For the starving artist, sometimes it is necessary to use a tool like OpenOffice or Google Docs, or even GIMP vs Photoshop. Because there will always be the starving artists, there will always be OpenOffice and GIMP. Sometimes, there may never even be a reason to go beyond the FOSS tool, such as using Linux and Apache as a web server over Windows Server and IIS. But if my livelihood depends on the written word or the publishable image, I will not be as good as I can be if I don’t invest in MS Office or Photoshop. If MS was the monopoly like they once were, I’d reconsider, but since they’re not, we all are free to make the choice that makes the most sense for us as individuals.

  11. David Louis Edelman on August 15, 2007 at 1:36 pm  Chain link

    At some point in the near future, these big companies are going to have to accept the premise that you can make money and not act like a giant penis.

    This is true. Don’t get me wrong, I’m not saying that I can defend every anti-competitive practice Microsoft’s legal team has ever done. I think the real responsibility lies with the government to deal with monopolies in a fair and just way. And the antitrust lawsuit has produced little in the way of common-sense oversight.

    This argument is pretty dated – it would be more relevant 10-15 yrs ago, but the Information Age has made it much more of a competitive playground.

    Yeah, that’s a very good point, Al. It’s going to be very interesting to see how things change in the 21st century. I’m glad we’ve got more choices now, and I think it’s going to make for better computing all around.

  12. Brian on August 15, 2007 at 4:02 pm  Chain link


    However, Micro$oft has historically proven that it will behave as a monopoly whenever they get a chance

    I do not think this is true.

    * I’ve been working in IT since 1989. I’ve always been able to use ‘stuff other than Microsoft’ if I’ve wanted or needed.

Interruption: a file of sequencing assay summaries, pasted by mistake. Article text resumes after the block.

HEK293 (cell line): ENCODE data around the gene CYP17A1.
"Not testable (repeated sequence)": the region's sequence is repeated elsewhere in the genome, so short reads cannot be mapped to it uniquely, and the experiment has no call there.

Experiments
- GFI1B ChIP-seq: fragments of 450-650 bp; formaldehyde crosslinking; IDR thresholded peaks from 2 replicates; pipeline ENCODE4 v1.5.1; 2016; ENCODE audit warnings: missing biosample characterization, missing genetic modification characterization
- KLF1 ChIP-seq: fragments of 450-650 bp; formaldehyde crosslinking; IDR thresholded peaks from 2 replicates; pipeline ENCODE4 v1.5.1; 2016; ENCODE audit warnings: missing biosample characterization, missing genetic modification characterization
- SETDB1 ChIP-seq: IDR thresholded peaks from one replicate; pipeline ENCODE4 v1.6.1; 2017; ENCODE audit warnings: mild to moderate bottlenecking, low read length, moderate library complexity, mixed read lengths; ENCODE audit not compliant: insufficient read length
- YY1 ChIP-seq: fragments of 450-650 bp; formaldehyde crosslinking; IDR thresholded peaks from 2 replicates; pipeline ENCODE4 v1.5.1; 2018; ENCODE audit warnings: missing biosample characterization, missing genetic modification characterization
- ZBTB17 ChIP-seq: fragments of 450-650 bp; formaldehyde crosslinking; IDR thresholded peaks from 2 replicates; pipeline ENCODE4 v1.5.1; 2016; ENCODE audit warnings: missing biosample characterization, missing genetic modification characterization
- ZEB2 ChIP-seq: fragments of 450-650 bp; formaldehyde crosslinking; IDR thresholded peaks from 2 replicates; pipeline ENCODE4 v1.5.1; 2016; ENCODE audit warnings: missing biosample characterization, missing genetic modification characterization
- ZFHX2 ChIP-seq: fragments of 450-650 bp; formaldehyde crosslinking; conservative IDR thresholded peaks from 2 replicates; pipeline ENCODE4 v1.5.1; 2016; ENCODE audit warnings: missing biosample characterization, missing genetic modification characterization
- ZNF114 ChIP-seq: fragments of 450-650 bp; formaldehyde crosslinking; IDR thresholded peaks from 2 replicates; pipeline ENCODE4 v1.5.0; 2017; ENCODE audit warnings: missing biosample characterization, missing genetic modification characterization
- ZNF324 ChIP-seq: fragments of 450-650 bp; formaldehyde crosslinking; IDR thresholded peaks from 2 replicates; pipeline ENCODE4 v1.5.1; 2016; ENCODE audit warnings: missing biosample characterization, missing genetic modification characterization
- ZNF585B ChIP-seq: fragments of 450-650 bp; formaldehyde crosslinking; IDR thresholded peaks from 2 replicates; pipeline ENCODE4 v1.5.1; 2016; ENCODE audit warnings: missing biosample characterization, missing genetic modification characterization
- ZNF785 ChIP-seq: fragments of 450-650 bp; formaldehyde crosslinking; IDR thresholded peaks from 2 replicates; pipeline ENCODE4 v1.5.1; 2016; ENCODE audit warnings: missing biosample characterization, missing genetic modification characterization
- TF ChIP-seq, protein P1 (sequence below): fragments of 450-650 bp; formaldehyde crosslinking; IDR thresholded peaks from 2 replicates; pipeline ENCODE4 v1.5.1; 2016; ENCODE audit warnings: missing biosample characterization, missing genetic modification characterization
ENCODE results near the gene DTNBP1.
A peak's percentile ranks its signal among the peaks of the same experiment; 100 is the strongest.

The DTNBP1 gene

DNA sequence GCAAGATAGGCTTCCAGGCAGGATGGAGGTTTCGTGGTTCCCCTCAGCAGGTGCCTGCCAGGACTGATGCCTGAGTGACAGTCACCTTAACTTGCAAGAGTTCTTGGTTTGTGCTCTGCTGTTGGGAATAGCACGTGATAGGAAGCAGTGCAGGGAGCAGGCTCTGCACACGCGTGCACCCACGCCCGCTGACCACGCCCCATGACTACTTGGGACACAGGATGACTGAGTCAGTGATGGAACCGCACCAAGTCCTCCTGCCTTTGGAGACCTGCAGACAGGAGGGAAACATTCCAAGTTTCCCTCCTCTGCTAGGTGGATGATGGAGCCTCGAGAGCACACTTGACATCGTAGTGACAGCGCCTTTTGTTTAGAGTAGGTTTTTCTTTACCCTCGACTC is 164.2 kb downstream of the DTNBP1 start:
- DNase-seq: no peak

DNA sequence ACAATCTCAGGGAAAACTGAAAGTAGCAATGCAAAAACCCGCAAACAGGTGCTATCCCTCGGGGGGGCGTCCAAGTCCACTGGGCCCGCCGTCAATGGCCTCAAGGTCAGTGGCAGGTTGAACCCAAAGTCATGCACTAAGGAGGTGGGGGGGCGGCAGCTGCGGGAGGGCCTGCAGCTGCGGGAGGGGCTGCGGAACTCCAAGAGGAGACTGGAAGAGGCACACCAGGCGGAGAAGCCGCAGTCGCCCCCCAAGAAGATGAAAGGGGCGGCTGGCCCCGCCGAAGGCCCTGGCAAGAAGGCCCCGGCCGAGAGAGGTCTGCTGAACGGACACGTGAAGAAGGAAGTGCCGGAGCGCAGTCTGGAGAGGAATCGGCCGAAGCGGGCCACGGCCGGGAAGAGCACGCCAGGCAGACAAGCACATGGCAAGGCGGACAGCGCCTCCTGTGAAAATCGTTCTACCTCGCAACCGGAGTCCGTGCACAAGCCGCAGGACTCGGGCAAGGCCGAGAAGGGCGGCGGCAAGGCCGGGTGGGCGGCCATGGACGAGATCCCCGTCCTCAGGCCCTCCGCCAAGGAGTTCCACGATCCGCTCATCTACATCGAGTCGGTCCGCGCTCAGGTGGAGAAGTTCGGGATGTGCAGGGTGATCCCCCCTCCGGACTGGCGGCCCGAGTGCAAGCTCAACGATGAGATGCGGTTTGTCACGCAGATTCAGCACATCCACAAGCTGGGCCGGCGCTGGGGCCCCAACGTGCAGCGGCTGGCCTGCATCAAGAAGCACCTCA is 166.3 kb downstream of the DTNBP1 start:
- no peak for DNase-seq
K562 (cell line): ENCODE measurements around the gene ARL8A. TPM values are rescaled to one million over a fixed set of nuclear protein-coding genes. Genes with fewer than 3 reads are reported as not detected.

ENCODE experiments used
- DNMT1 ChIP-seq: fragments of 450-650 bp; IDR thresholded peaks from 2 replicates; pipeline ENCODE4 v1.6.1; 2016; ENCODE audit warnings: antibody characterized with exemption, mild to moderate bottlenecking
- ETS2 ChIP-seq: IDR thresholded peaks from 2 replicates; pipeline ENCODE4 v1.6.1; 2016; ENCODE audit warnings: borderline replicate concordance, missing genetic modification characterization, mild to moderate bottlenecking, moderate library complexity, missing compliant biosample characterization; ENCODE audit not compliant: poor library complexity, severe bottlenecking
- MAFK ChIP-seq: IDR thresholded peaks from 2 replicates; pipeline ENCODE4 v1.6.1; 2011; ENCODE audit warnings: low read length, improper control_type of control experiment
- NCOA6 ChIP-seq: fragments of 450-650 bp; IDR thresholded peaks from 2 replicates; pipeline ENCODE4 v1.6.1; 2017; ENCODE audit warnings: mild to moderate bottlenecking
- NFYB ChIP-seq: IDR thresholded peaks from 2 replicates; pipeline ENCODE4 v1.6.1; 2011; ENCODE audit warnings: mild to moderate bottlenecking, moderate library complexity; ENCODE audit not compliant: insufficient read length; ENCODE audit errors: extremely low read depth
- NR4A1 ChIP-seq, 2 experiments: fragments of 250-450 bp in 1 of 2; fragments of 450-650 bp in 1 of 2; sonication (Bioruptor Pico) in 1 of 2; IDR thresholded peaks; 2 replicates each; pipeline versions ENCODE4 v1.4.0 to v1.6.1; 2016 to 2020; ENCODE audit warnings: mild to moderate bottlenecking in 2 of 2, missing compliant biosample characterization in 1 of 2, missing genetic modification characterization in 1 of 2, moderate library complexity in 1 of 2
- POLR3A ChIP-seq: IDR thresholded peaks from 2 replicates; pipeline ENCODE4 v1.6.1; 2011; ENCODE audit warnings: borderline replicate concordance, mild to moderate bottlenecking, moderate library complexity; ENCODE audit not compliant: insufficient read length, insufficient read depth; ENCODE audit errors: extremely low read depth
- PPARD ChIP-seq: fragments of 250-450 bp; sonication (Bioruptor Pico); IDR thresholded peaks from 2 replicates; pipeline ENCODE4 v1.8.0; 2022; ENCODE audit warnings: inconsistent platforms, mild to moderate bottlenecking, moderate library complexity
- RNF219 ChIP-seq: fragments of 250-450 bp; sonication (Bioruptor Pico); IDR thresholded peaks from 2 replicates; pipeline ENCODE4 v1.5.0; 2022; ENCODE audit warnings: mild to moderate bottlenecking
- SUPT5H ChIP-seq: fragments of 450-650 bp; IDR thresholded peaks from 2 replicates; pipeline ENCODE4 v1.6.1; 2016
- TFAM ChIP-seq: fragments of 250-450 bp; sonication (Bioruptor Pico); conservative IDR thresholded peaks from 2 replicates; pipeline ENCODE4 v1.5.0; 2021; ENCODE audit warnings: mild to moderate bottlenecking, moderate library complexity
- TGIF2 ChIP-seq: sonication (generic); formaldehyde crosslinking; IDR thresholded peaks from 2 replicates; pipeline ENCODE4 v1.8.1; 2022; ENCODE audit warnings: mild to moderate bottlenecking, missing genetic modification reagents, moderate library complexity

* Monopolists raise the prices of goods to what they want says the theory – Microsoft has never done this in my experience. If they _had_ the various business I’ve worked for would not have switched to Windows, nor chosen it for a desktop or server OS.

    monopolies by nature hampers innovation and they will overcharge the consumers because they can and no one could stop them

    I’d have to dig up the book (it’s at home) or google (I am at work ..) but I believe this is not true either. Or rather it’s true in theory but not so true in the real world. What comes to mind are Standard Oil – after Standard had become a monopoly oil prices dropped. I also recall cases where a company gained a transportation monopoly in NYC in the 19th century after which prices dropped for customers and stayed down.

    Of course there are always government enforced monopolies like the AT+T where this _is_ true but it seemed like you were speaking of ‘capitalism pure and raw’ not an artificial state of affairs.

  13. Brian on August 15, 2007 at 4:04 pm  Chain link

    If you really want to destroy Microsoft, don’t bother with Linux. Write worms.)

    Or show your boss how much defending against malware is costing your company.

  14. Al on August 15, 2007 at 6:06 pm  Chain link

    Dave – just wanted to clarify my earlier comment. When I said “this argument is dated“, I wasn’t referring to your argument per se, but to the whole argument of whether or not we should bash everything Microsoft just because they’re from Microsoft. I think my first sentence didn’t really make that clear.

    I actually agree with the points you made about Microsoft, except I do sincerely believe that they would behave like a monopoly whenever possible and that would trump all the other practical points that were made. It’s a moot point though since there’s actually quite a bit of competition now.

    Brian – regarding Microsoft and whether they’re a monopoly, two instances come to mind:

    * When Dell wanted to initially offer PC’s pre-installed with Linux couple years back, Microsoft slapped their wrists and Dell quickly rescinded the offering. Dell is now trying again with Linux PC’s since the competitive landscape changed, but they don’t price them as competitively as they like in order to appease Microsoft.